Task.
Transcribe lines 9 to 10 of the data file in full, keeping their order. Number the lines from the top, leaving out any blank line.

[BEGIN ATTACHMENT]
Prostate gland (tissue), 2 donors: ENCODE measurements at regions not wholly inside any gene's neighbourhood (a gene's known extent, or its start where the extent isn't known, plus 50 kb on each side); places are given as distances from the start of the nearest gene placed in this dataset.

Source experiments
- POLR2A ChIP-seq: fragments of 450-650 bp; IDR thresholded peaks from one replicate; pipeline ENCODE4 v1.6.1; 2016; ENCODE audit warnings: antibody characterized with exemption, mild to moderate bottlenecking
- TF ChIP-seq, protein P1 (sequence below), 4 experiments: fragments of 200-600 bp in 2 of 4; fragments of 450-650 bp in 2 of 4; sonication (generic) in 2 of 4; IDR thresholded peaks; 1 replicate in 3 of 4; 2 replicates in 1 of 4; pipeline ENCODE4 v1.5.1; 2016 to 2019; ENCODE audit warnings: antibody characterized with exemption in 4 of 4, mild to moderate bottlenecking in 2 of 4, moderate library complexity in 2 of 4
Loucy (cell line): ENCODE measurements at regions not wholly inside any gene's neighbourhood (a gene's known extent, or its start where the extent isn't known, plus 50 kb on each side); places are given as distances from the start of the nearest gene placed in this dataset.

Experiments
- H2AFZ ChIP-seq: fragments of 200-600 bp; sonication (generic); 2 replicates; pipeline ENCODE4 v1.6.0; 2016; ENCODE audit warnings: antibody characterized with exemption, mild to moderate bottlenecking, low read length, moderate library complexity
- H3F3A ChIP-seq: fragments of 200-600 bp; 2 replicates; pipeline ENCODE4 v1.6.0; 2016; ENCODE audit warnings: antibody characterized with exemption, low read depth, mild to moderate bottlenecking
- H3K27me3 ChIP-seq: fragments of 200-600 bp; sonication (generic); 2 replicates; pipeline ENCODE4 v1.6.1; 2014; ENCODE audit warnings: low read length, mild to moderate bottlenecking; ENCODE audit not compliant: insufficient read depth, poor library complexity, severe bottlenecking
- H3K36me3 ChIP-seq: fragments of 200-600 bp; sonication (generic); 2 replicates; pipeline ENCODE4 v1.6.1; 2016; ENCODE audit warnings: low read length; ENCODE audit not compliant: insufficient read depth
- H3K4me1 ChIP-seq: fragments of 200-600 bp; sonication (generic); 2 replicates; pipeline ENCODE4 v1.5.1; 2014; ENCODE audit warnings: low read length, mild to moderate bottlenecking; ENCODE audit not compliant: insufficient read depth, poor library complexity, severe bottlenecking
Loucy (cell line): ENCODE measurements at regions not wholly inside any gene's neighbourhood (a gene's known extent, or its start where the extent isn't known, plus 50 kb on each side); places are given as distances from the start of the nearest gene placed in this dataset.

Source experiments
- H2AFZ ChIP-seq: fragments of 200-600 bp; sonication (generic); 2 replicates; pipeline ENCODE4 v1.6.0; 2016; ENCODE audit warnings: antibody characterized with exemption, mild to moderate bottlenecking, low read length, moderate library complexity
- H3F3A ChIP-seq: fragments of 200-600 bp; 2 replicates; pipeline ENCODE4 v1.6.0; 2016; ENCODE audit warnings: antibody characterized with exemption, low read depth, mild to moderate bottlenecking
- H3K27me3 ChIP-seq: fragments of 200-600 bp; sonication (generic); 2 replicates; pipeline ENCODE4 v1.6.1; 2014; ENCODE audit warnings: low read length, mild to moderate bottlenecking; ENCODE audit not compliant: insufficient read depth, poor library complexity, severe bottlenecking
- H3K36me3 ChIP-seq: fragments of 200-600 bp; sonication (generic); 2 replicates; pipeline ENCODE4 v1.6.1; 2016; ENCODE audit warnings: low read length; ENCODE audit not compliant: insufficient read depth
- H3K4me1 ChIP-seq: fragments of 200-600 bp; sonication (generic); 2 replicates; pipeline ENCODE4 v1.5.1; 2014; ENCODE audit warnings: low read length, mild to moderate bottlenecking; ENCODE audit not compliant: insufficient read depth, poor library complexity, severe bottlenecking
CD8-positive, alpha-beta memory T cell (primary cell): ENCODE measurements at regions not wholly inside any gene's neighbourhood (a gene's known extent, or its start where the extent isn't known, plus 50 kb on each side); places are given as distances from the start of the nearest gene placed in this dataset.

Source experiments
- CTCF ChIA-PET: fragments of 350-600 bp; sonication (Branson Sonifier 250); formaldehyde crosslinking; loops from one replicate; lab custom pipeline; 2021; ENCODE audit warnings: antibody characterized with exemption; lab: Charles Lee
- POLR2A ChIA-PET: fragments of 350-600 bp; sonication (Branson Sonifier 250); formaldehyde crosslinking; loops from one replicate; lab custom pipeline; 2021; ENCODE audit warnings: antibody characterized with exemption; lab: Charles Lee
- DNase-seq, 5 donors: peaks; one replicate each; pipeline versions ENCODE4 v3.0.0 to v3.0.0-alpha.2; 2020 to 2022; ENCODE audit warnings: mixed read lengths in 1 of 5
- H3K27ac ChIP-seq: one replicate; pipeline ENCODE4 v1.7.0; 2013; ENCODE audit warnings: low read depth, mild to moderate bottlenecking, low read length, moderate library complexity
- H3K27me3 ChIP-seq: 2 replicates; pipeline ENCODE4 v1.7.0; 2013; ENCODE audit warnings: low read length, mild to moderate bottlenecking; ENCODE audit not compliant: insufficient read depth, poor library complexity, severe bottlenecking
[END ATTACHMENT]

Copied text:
- H3K27me3 ChIP-seq: fragments of 200-600 bp; sonication (generic); 2 replicates; pipeline ENCODE4 v1.6.1; 2014; ENCODE audit warnings: low read length, mild to moderate bottlenecking; ENCODE audit not compliant: insufficient read depth, poor library complexity, severe bottlenecking
- H3K36me3 ChIP-seq: fragments of 200-600 bp; sonication (generic); 2 replicates; pipeline ENCODE4 v1.6.1; 2016; ENCODE audit warnings: low read length; ENCODE audit not compliant: insufficient read depth